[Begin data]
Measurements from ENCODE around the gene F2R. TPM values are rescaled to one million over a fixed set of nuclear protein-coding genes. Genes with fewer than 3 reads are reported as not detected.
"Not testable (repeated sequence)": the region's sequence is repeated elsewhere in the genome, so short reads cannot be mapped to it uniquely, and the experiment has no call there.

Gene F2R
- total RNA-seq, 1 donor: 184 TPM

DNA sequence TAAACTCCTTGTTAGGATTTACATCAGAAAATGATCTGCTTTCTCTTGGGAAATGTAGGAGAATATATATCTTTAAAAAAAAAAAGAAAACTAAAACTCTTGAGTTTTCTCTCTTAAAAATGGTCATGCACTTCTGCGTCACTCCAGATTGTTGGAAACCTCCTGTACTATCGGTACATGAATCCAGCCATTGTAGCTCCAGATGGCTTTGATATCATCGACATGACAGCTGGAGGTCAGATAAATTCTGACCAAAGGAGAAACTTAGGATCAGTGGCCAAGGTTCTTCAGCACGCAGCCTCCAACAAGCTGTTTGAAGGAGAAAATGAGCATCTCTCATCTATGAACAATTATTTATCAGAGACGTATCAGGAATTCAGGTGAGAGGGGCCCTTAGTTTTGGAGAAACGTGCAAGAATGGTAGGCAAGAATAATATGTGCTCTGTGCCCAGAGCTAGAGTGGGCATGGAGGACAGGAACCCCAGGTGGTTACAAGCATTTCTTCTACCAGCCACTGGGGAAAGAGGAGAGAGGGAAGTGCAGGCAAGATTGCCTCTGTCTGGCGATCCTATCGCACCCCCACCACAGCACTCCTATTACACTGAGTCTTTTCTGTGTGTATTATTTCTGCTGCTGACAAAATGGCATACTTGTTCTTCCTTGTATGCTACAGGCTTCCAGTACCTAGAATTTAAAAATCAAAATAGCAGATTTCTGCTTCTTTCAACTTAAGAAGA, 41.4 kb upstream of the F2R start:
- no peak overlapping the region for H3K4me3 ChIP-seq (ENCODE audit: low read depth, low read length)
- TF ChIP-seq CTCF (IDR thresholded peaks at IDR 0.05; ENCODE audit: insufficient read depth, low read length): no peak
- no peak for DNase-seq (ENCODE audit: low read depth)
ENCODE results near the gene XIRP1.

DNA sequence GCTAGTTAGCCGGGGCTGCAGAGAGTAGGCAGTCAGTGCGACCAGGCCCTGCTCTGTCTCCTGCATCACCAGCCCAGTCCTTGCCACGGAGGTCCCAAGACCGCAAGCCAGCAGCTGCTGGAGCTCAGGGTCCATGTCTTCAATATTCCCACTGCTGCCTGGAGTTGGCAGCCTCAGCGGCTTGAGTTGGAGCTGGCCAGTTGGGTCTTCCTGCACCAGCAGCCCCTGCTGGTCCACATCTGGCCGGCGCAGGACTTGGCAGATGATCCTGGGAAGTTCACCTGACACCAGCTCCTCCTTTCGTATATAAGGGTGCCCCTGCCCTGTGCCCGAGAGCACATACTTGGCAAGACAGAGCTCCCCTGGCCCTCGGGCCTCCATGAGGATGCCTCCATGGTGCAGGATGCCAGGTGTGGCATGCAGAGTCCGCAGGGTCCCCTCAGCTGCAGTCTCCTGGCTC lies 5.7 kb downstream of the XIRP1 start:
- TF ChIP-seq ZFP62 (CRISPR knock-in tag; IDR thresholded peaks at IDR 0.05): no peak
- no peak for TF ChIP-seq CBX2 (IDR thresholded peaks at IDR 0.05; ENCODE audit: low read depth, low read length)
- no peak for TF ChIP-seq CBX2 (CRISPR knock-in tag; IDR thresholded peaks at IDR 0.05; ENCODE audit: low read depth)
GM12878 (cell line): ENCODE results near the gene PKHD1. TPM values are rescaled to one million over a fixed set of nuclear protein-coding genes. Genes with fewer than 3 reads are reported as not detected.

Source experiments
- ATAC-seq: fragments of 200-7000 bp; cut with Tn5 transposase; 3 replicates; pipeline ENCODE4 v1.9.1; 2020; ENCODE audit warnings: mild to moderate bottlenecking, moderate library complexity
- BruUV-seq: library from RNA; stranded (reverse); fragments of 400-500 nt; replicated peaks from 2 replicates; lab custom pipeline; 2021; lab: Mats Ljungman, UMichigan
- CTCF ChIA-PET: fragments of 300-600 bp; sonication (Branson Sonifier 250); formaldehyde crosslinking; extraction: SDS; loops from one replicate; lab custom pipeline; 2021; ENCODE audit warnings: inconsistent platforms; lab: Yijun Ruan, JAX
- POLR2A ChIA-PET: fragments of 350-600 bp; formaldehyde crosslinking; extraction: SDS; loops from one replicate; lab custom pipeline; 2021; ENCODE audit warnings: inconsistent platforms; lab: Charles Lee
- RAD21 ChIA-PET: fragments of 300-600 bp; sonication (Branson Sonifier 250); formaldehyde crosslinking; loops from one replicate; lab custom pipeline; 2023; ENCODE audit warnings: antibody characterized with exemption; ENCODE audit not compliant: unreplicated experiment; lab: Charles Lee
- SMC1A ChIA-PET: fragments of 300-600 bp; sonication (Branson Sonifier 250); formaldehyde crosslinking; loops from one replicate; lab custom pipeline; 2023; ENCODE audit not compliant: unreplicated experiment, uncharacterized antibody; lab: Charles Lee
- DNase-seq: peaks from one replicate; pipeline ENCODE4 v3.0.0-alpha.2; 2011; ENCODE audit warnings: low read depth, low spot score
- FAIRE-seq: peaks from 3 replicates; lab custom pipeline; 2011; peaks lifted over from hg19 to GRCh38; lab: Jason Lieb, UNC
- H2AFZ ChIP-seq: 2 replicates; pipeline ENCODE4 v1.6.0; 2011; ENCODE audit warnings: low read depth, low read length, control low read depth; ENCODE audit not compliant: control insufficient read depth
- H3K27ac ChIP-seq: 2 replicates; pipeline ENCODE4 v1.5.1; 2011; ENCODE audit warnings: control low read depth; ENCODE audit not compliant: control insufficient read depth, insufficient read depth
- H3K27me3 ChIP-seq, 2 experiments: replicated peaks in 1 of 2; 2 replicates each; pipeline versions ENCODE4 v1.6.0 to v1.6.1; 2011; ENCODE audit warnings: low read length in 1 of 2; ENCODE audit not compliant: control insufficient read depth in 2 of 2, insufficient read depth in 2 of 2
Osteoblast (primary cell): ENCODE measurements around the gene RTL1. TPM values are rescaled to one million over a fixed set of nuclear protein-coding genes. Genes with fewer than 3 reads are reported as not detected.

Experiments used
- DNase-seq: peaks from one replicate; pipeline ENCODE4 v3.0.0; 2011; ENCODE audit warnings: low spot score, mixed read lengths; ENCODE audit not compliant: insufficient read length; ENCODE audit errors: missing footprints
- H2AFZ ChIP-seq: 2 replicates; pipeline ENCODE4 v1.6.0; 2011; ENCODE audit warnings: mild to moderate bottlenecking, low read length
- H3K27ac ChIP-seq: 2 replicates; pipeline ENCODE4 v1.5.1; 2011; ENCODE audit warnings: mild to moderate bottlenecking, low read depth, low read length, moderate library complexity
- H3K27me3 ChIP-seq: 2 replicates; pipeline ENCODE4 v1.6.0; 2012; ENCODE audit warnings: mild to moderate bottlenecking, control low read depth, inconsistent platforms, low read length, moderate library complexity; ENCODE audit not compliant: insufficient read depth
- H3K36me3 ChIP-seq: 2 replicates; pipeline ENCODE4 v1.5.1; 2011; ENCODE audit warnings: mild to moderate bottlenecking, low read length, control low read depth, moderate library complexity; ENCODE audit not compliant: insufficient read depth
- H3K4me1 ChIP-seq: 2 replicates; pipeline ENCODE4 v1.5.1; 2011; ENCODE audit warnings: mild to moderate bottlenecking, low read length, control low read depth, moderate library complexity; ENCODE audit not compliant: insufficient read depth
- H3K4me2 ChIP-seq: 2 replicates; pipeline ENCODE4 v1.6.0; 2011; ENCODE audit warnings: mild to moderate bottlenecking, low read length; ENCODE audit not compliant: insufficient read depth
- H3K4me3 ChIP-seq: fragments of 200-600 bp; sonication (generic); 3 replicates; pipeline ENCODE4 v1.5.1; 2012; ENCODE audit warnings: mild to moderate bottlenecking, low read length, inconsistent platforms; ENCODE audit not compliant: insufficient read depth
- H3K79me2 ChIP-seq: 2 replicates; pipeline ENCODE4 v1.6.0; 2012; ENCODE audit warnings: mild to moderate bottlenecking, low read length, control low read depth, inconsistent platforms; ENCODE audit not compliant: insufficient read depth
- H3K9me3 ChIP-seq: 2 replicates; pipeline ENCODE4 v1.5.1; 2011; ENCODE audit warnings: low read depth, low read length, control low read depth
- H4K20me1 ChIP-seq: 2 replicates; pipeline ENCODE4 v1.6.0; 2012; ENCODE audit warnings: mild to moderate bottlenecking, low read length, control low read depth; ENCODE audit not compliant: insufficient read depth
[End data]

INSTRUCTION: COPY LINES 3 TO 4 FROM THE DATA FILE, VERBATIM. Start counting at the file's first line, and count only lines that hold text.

Gene F2R
- total RNA-seq, 1 donor: 184 TPM